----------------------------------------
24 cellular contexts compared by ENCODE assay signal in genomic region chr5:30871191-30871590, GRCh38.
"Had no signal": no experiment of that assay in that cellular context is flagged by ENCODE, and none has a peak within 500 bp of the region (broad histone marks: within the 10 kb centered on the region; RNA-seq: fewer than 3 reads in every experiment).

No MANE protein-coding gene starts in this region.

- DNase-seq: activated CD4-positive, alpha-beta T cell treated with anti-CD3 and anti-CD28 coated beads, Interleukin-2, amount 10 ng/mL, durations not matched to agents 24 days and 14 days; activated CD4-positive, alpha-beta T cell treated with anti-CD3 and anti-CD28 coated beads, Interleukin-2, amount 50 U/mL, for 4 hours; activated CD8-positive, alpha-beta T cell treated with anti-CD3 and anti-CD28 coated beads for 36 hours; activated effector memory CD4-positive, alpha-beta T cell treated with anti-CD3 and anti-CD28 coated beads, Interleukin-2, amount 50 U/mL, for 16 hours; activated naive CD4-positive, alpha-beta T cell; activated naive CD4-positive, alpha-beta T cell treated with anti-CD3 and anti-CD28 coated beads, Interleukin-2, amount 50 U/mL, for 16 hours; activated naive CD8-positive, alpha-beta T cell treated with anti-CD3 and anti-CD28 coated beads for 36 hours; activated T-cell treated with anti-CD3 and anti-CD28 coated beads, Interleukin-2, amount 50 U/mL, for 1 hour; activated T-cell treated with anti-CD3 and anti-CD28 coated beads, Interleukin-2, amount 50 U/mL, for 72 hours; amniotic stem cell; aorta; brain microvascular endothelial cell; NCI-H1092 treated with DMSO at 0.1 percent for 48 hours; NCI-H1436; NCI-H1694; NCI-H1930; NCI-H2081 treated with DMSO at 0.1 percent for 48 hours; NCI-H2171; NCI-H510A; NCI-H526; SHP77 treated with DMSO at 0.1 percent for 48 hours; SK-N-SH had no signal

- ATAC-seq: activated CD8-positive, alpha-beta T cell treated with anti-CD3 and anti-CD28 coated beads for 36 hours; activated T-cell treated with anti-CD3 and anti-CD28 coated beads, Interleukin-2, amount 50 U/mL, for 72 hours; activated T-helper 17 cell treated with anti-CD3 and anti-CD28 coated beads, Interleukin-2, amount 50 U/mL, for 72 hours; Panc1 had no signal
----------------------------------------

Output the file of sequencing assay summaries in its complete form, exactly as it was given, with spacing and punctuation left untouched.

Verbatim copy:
24 cellular contexts compared by ENCODE assay signal in genomic region chr5:30871191-30871590, GRCh38.
"Had no signal": no experiment of that assay in that cellular context is flagged by ENCODE, and none has a peak within 500 bp of the region (broad histone marks: within the 10 kb centered on the region; RNA-seq: fewer than 3 reads in every experiment).

No MANE protein-coding gene starts in this region.

- DNase-seq: activated CD4-positive, alpha-beta T cell treated with anti-CD3 and anti-CD28 coated beads, Interleukin-2, amount 10 ng/mL, durations not matched to agents 24 days and 14 days; activated CD4-positive, alpha-beta T cell treated with anti-CD3 and anti-CD28 coated beads, Interleukin-2, amount 50 U/mL, for 4 hours; activated CD8-positive, alpha-beta T cell treated with anti-CD3 and anti-CD28 coated beads for 36 hours; activated effector memory CD4-positive, alpha-beta T cell treated with anti-CD3 and anti-CD28 coated beads, Interleukin-2, amount 50 U/mL, for 16 hours; activated naive CD4-positive, alpha-beta T cell; activated naive CD4-positive, alpha-beta T cell treated with anti-CD3 and anti-CD28 coated beads, Interleukin-2, amount 50 U/mL, for 16 hours; activated naive CD8-positive, alpha-beta T cell treated with anti-CD3 and anti-CD28 coated beads for 36 hours; activated T-cell treated with anti-CD3 and anti-CD28 coated beads, Interleukin-2, amount 50 U/mL, for 1 hour; activated T-cell treated with anti-CD3 and anti-CD28 coated beads, Interleukin-2, amount 50 U/mL, for 72 hours; amniotic stem cell; aorta; brain microvascular endothelial cell; NCI-H1092 treated with DMSO at 0.1 percent for 48 hours; NCI-H1436; NCI-H1694; NCI-H1930; NCI-H2081 treated with DMSO at 0.1 percent for 48 hours; NCI-H2171; NCI-H510A; NCI-H526; SHP77 treated with DMSO at 0.1 percent for 48 hours; SK-N-SH had no signal

- ATAC-seq: activated CD8-positive, alpha-beta T cell treated with anti-CD3 and anti-CD28 coated beads for 36 hours; activated T-cell treated with anti-CD3 and anti-CD28 coated beads, Interleukin-2, amount 50 U/mL, for 72 hours; activated T-helper 17 cell treated with anti-CD3 and anti-CD28 coated beads, Interleukin-2, amount 50 U/mL, for 72 hours; Panc1 had no signal